### Models for DNA-based Tile Self-Assembly

- Series
- Research Horizons Seminar
- Time
- Wednesday, October 23, 2019 - 12:20 for 1 hour (actually 50 minutes)
- Location
- Skiles 005
- Speaker
- Daniel Cruz – Georgia Tech

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- Series
- Research Horizons Seminar
- Time
- Wednesday, October 23, 2019 - 12:20 for 1 hour (actually 50 minutes)
- Location
- Skiles 005
- Speaker
- Daniel Cruz – Georgia Tech

A set of elementary building blocks undergoes self-assembly if local interactions govern how this set forms intricate structures. Self-assembly has been widely observed in nature, ranging from the field of crystallography to the study of viruses and multicellular organisms. In this talk, we give an overview of tile assembly models (TAMs) whose elementary building blocks (i.e. tiles) are polygons which have been defined with rules for local interaction. In particular, we present the basic concepts associated with two of the most well-studied TAMs: the abstract Tile Assembly Model (aTAM) and the Two-Handed Assembly Model (2HAM). We show how TAMs are related to the problem of designing nanoscale structures with DNA. We also present some of the major results within this field of study.

- Series
- Research Horizons Seminar
- Time
- Wednesday, October 9, 2019 - 13:10 for
- Location
- Skiles 005
- Speaker
- Larissa Serdukova – Georgia Tech – larissa.serdukova@math.gatech.edu

**Please Note:** NOTE THE UNUSUAL TIME: This seminar takes place from 1:10-1:50 for THIS WEEK ONLY.

Basin of attraction for a stable equilibrium point is an effective concept for stability in deterministic systems. However, it does not contain information on the external perturbations that may affect it. The concept of stochastic basin of attraction (SBA) is introduced by incorporating a suitable probabilistic notion of basin. The criteria for the size of the SBA is based on the escape probability, which is one of the deterministic quantities that carry dynamical information and can be used to quantify dynamical behavior of the corresponding stochastic basin of attraction. SBA is an efficient tool to describe the metastable phenomena complementing the known exit time, escape probability, or relaxation time. Moreover, the geometric structure of SBA gives additional insight into the system's dynamical behavior, which is important for theoretical and practical reasons. This concept can be used not only in models with small intensity but also with whose amplitude is proportional or in general is a function of an order parameter. The efficiency of the concept is presented through two applications.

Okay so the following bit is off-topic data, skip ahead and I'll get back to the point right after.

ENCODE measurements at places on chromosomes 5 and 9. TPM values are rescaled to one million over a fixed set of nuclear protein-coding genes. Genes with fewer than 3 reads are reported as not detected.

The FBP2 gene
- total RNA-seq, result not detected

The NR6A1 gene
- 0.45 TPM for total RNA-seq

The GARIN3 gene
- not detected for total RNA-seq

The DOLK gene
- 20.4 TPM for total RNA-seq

- Series
- Research Horizons Seminar
- Time
- Wednesday, October 2, 2019 - 12:20 for 1 hour (actually 50 minutes)
- Location
- Skiles 005
- Speaker
- Mohammad Ghomi – Georgia Tech – ghomi@math.gatech.edu

The classical isoperimetric inequality states that in Euclidean space spheres form the least perimeter enclosures for any give volume. We will review the historic development of this result in mathematics, and various approaches to proving it. Then we will discuss how one of these approaches, which is a variational argument, may be extended to spaces of nonpositive curvature, known as Cartan-Hadamard manifolds, in order to generalize the isoperimetric inequality.

- Series
- Research Horizons Seminar
- Time
- Wednesday, September 4, 2019 - 12:20 for 1 hour (actually 50 minutes)
- Location
- Skiles 005
- Speaker
- Wade Bloomquist – Georgia Tech

We will explore some of the basic notions in quantum topology. Our focus will be on introducing some of the foundations of diagrammatic algebra through the lens of the Temperley-Lieb algebra. We will attempt to show how these diagrammatic techniques can be applied to low dimensional topology. Every effort will be made to make this as self-contained as possible. If time permits we will also discuss some applications to topological quantum computing.

- Series
- Research Horizons Seminar
- Time
- Wednesday, April 24, 2019 - 00:05 for 1 hour (actually 50 minutes)
- Location
- Skiles 006
- Speaker
- Lutz Warnke – Georgia Tech